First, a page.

When it comes to divorce and the division of property between ex-spouses, each state has a slightly different set of rules. In California and a handful of other states, the courts follow a system known as community property law. When a couple files for divorce in California, their assets are categorized as either community property or separate property, and each type of property is divided differently.
Community property vs. separate property
Community property in California is defined as the assets acquired or earned by either spouse during the marriage while living in the state. Similarly, property that was obtained during the marriage while living outside of California is referred to as quasi-community property, and is treated in much the same way as community property. Spouses are considered equal owners of all community property, regardless of which spouse purchased or generated the asset. Upon divorce, community property is typically divided equally between the spouses.
Separate property, on the other hand, is property obtained by either spouse prior to marriage or after the divorce process has begun. Unlike community property, separate property is not subject to division during divorce and instead remains with its original owner. Assets acquired individually by a spouse through gift or inheritance can also be considered separated property even if obtained during the marriage.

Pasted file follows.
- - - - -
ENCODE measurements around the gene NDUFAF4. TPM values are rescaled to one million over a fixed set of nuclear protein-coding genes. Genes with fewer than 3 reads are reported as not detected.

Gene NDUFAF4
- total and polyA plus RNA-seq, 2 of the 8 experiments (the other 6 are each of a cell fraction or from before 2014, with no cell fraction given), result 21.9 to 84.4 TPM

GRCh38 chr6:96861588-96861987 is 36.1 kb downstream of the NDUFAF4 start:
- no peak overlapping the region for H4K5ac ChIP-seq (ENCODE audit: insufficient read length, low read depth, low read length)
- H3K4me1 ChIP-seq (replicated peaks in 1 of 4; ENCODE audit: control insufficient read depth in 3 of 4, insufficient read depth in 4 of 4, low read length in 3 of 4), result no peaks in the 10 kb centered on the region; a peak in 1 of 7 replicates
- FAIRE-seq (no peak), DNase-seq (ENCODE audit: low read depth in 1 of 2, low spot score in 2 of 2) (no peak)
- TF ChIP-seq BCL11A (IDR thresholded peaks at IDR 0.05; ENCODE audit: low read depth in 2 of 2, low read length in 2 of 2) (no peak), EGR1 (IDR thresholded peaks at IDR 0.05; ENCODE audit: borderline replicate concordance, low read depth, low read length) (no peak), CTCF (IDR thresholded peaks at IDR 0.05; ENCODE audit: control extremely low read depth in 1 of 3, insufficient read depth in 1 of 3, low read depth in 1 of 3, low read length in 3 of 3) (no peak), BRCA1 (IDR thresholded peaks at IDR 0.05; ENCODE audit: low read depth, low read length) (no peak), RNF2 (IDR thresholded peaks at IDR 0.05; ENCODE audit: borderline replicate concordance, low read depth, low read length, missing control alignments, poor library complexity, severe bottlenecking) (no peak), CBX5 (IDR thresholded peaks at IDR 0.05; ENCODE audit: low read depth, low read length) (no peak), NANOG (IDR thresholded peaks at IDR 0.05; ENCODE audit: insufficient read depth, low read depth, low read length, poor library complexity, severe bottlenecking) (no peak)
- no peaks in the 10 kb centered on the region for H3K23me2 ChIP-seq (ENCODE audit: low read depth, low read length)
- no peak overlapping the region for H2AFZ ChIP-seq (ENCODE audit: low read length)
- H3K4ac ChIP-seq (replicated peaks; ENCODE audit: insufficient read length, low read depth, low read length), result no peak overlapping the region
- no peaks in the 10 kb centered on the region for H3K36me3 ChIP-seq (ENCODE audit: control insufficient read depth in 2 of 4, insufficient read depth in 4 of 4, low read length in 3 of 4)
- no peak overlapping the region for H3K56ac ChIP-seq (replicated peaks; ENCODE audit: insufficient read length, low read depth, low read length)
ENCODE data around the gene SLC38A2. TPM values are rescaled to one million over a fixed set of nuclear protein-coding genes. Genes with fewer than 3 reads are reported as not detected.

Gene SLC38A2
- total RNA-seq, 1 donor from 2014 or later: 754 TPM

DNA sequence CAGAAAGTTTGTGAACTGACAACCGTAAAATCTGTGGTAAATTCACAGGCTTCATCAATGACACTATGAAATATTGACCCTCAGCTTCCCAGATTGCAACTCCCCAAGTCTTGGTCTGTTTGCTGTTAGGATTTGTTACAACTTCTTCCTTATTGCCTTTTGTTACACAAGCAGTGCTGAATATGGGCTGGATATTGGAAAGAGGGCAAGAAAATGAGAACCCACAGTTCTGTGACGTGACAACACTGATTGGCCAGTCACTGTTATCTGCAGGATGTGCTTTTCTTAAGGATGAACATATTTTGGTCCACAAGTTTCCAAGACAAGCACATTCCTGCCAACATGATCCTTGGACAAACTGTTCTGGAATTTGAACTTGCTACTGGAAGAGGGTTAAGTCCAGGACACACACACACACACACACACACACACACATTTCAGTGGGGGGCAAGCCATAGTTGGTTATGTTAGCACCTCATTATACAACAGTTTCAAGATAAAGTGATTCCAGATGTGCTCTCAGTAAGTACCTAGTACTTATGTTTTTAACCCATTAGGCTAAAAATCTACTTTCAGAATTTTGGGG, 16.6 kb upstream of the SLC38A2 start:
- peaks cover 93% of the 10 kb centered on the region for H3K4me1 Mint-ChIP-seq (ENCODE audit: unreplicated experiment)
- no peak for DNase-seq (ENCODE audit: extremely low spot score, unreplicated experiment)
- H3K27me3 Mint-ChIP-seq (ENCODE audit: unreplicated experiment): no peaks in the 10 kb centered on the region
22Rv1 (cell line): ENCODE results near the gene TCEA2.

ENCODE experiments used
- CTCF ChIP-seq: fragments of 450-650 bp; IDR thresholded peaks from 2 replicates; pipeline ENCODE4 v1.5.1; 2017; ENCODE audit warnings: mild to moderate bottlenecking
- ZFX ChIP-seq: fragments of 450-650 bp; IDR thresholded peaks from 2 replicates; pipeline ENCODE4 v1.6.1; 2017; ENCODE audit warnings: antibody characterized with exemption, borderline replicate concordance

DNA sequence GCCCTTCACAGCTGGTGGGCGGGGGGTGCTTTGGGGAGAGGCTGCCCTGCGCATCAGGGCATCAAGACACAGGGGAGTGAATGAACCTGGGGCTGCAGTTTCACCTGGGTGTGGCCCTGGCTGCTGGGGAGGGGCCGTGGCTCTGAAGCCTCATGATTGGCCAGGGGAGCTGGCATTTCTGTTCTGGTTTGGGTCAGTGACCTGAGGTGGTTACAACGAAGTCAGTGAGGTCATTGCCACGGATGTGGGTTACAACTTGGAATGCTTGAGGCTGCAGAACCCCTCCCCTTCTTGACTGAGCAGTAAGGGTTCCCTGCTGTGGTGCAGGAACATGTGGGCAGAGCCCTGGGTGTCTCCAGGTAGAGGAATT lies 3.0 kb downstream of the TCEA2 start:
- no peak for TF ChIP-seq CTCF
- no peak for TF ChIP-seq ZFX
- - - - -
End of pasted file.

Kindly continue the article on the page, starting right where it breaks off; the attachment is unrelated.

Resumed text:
Protecting business assets during a California divorce
Dividing marital property during divorce can be complicated, even when limited to ordinary assets such as a home, car, savings account or retirement plan. When one or both spouses are business owners, the process of sorting out who gets what can become even more challenging. Therefore, it is important for California business owners to be proactive in taking steps to protect their interests in the event of divorce.
One major issue that can arise when business owners divorce is determining how much the business is worth. This becomes especially difficult when the divorcing spouses' interests are at odds with one another. For instance, if one spouse wishes to buy out the other spouse’s ownership in the business, the buying spouse may argue for a low valuation while the selling spouse prefers a higher valuation. Business owners should work with an independent appraiser to determine the value of the business from an objective point of view.
Problems can also arise when one spouse makes a major change within the business during or immediately prior to the divorce> Doing so may jeopardize his or her control of the business if a judge determines that the change was not in the best interest of the business. Likewise, major business expenditures during the divorce can raise a red flag if they appear to be an attempt to conceal assets from a spouse. As much as possible, major changes and expenditures should be avoided during divorce. If they become necessary, business owners should provide a full disclosure of the change or expenditure along with an explanation of why it was necessary.
Seek legal help
Whenever possible, it is wise for California business owners to take protective measures before the possibility of divorce arises — even prior to marriage, in some cases, or immediately upon forming a new business. To learn more about protecting business assets during divorce in California, speak with an experienced divorce lawyer who can explain the laws that affect your business and work with you to protect your assets during divorce.